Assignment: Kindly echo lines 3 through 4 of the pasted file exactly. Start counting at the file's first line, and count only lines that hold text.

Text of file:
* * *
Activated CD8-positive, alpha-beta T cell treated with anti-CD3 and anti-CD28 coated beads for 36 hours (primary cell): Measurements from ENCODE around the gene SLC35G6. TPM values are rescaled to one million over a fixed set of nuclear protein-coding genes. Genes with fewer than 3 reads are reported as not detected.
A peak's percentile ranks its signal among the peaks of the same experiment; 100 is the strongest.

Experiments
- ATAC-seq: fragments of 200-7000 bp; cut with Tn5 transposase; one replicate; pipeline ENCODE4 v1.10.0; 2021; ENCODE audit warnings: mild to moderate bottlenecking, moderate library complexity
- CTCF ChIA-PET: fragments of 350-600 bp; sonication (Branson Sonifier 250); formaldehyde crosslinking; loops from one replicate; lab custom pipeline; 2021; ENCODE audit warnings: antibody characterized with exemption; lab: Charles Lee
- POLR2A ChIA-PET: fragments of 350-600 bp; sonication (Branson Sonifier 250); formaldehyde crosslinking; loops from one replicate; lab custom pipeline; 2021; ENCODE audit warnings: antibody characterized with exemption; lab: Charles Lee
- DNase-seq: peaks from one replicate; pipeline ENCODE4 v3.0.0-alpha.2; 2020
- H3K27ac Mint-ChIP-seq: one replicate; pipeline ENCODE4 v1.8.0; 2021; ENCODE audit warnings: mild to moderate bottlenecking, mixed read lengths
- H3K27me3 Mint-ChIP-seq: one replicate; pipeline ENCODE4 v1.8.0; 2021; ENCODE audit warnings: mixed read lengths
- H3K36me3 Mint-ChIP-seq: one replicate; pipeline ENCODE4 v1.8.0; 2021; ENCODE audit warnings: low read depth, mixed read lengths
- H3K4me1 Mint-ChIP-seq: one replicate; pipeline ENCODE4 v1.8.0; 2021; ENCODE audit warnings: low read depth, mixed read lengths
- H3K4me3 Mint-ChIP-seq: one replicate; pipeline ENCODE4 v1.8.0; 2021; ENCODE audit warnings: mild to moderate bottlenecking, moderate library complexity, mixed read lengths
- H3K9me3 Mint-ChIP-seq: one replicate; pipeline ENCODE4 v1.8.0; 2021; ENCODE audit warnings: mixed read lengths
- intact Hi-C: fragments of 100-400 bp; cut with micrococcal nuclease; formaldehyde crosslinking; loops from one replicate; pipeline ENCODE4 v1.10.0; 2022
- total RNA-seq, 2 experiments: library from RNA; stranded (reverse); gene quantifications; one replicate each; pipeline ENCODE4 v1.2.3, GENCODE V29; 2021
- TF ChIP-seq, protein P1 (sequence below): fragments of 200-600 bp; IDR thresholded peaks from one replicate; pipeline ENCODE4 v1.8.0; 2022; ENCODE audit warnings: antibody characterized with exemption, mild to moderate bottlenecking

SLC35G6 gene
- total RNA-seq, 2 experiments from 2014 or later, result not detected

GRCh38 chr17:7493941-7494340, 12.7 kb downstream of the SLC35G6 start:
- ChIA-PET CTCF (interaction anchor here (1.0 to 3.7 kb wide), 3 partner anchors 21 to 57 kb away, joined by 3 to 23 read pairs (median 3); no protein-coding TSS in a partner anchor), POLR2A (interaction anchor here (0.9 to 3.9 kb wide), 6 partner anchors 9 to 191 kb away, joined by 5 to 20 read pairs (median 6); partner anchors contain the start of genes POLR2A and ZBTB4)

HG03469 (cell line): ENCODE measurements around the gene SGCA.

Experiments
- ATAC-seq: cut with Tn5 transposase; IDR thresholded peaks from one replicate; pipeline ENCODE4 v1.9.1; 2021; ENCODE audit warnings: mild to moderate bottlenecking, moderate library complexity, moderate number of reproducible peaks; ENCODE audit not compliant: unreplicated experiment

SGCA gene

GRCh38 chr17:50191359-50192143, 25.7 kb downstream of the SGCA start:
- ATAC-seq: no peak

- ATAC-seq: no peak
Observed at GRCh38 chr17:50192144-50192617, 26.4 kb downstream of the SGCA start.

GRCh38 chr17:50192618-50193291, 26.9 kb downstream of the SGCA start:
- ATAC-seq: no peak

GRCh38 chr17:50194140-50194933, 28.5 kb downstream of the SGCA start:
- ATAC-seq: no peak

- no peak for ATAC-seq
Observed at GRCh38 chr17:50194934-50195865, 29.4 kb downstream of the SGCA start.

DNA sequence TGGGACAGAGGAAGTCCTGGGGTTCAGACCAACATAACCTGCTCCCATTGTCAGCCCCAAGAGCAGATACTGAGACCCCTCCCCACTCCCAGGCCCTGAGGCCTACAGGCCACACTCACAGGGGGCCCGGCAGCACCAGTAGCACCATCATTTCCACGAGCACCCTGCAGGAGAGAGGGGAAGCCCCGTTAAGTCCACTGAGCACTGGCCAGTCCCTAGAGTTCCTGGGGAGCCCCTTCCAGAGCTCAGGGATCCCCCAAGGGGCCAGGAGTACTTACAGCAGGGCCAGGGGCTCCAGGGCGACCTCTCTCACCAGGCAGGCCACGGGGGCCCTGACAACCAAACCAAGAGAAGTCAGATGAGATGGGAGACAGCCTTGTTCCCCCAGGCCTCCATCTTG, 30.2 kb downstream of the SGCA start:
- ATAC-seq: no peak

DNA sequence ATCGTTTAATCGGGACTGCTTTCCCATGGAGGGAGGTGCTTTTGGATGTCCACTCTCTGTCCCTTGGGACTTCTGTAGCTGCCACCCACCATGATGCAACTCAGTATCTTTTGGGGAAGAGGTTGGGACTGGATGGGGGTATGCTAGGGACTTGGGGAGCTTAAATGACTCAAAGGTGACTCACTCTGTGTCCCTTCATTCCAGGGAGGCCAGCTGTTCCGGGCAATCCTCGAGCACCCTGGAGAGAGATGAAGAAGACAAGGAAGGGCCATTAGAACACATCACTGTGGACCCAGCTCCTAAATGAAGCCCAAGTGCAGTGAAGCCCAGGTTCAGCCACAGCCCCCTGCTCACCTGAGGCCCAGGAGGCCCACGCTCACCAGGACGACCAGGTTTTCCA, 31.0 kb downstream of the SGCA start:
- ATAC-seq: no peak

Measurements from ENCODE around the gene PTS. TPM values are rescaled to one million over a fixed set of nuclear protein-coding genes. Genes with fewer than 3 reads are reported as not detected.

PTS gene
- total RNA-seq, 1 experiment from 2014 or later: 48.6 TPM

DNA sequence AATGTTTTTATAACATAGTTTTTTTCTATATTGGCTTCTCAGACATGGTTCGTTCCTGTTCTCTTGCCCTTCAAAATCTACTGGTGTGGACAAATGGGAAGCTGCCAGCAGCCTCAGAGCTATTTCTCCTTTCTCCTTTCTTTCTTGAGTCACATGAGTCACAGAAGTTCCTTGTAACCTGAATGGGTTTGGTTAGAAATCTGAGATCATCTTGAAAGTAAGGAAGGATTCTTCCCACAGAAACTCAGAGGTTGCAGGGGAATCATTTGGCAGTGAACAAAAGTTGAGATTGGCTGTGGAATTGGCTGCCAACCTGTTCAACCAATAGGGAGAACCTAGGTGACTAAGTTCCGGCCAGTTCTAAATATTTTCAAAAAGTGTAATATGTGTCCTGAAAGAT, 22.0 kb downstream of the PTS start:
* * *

Experiments
- ATAC-seq: fragments of 200-7000 bp; cut with Tn5 transposase; one replicate; pipeline ENCODE4 v1.10.0; 2021; ENCODE audit warnings: mild to moderate bottlenecking, moderate library complexity